NASA's Jet Propulsion Laboratory -- the place "where space exploration comes down to Earth" -- uses that theme this year to showcase many missions and adventures in planetary exploration for employees, their families and friends during the annual Open House, to be held from 9 a.m. to 5 p.m. July 22 and 23.
Featuring a wide range of missions to Mars, Venus and the outer planets, the Open House will boast a variety of displays and booths describing spaceflight of the past, present and future, ongoing research activities and the latest in space technologies for the 21st century. Also opening its door for the first time this weekend is the Laboratory's very own "Mars Yard," a simulated Martian landscape that will be used to test robotic rovers in development for future exploration of the Red Planet.
Admission is free and guests can park in JPL's parking lots. On arrival, visitors will be given maps and schedules of the lectures, demonstrations, video showings and exhibits at the many locations that will be open. Souvenirs and space memorabilia also will be on sale and a full service cafeteria will be open both days.
The multimedia production, "Welcome to Outer Space," which chronicles JPL's past, present and future in space exploration, will be shown on a continuous basis in the Lab's von Karman Auditorium.
Representatives from dozens of NASA missions will staff booths on JPL's sprawling, university-like mall and answer questions about different spaceflight activities. Some buildings and laboratories will hold demonstrations of new instruments and technologies.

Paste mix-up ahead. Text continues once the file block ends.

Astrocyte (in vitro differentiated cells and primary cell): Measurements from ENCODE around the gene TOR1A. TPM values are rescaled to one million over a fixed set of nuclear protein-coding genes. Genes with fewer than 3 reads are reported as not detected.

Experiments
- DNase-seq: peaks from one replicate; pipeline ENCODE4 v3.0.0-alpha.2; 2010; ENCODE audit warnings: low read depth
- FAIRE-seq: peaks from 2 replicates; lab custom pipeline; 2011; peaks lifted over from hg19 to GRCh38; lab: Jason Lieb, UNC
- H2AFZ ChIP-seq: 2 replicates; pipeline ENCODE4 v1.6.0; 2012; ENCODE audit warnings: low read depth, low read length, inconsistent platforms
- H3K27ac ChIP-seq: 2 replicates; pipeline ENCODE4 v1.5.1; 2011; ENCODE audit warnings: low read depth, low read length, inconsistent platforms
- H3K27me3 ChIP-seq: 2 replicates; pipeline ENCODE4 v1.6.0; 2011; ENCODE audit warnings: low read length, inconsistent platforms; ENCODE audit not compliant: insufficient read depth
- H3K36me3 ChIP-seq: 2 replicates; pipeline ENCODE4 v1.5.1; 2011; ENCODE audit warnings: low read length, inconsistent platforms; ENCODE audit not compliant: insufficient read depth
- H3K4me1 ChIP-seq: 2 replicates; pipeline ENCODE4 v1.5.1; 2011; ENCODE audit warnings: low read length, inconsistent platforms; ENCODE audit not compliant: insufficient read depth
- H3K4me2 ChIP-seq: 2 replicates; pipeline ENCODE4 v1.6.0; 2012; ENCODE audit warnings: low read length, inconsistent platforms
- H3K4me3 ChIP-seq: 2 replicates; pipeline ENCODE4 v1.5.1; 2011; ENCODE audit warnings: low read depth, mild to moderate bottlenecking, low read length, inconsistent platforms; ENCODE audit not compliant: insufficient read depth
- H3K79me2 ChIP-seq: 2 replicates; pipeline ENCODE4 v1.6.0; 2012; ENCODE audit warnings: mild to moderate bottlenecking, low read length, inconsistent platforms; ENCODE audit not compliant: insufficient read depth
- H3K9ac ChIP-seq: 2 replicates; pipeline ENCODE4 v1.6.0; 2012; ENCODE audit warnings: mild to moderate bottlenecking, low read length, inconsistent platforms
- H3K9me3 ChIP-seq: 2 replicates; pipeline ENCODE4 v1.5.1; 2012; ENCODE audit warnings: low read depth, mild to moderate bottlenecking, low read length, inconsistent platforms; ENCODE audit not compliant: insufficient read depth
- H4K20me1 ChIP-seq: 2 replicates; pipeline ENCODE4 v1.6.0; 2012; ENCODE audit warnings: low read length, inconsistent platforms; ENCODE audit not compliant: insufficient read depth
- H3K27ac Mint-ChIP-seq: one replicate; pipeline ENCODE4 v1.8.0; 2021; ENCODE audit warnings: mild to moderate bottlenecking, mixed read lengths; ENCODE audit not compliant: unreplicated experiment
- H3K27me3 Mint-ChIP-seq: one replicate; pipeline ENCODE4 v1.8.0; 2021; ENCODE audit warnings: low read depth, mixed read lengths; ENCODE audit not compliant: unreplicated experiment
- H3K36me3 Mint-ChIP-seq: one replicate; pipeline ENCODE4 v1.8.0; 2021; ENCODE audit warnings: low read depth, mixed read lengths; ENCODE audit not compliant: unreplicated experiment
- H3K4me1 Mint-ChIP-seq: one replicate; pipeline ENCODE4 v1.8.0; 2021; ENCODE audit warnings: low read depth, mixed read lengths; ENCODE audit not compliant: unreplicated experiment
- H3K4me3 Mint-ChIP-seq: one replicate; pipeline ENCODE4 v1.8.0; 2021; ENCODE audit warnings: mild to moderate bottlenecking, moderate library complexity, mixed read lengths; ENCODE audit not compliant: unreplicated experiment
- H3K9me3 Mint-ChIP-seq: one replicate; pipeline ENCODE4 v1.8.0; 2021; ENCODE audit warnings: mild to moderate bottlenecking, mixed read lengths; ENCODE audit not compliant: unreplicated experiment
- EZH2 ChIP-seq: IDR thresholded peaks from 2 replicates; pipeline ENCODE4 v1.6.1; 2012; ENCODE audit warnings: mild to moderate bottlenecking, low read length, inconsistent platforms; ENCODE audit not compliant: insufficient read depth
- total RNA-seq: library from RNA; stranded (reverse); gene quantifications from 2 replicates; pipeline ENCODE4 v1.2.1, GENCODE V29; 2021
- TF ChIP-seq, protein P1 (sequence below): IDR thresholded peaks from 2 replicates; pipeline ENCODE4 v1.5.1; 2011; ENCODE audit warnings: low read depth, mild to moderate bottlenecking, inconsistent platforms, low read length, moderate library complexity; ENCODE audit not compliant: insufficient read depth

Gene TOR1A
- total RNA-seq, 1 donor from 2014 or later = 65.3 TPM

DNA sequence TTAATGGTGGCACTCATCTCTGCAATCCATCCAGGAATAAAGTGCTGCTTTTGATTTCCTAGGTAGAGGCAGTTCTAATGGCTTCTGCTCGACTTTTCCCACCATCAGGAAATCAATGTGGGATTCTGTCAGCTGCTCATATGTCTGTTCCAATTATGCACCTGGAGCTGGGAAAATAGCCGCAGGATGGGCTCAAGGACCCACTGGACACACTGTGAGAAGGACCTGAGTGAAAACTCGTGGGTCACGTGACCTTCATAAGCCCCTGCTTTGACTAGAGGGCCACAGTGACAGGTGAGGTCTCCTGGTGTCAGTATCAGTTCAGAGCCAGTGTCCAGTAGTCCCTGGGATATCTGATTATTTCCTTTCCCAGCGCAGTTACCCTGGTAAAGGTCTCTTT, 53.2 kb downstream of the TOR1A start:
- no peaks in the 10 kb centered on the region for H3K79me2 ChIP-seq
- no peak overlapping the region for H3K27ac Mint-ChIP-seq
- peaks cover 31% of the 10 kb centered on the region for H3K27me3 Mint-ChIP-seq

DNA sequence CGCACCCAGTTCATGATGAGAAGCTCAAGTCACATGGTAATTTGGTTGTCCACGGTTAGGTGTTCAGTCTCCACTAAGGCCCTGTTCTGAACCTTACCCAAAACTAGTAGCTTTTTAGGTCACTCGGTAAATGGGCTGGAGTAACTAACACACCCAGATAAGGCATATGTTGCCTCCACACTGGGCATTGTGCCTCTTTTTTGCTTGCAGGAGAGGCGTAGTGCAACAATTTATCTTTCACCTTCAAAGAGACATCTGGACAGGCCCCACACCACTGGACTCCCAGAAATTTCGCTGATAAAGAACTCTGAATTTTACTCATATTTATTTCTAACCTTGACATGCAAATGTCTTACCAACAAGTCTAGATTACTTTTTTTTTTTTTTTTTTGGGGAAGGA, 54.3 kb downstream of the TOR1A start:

Displays will include NASA satellites that look at the Earth's oceans, clouds and ice packs, and those which monitor the "southern oscillation" or El Nio, which impacts weather worldwide, as well as greenhouse gases in the atmosphere. Spaceflight missions such as the Ulysses mission to the Sun, the Galileo mission to Jupiter and images from the 1994 flights of JPL's Spaceborne Imaging Radar-C/X-band Synthetic Aperture system will be featured at designated locations.
Project members of the 1997 Cassini mission to Saturn and its mysterious moon, Titan, will be on hand at the Spacecraft Assembly Facility, a large clean room where the spacecraft will be built. A full-scale model of the spacecraft will be on display for viewing from the clean room gallery.
While Cassini will explore one of the great planetary systems of the solar system, NASA also wants to learn if planets exist around stars other than the Sun. JPL scientists will join in that effort by bringing leading-edge technologies to the forefront of space exploration. Some areas of the Lab will display exhibits of future missions that would search for and study distant star systems using Earth-based observatories or miniaturized spacecraft.
Visitors will be able to tour JPL's new Design Center, where teams of engineers design future spacecraft with sophisticated computer graphics software, or the Flight System Testbed, a new facility for rapid prototyping of electric systems to power future spacecraft. Other activities will include workshops in which participants will learn how NASA plans to explore Pluto, the most distant planet of the solar system. Imaginative spacecraft designs for the trip to Pluto will be on display, courtesy of students from the Pasadena Art Center College of Design.
The Laboratory is located at 4800 Oak Grove Drive, Pasadena, off the 210 Foothill Freeway. Exit at the Berkshire/Oak Grove Drive offramp in La Canada Flintridge and proceed east (right) on Berkshire Avenue to Oak Grove Drive. Turn north (left) on Oak Grove Drive and follow the signs to the west entrance of the facility.
For further information, press may contact the JPL Public Information Office at (818) 354-5011. The public may contact the JPL Public Services Office at (818) 354-0112.
News Media Contact818-354-5011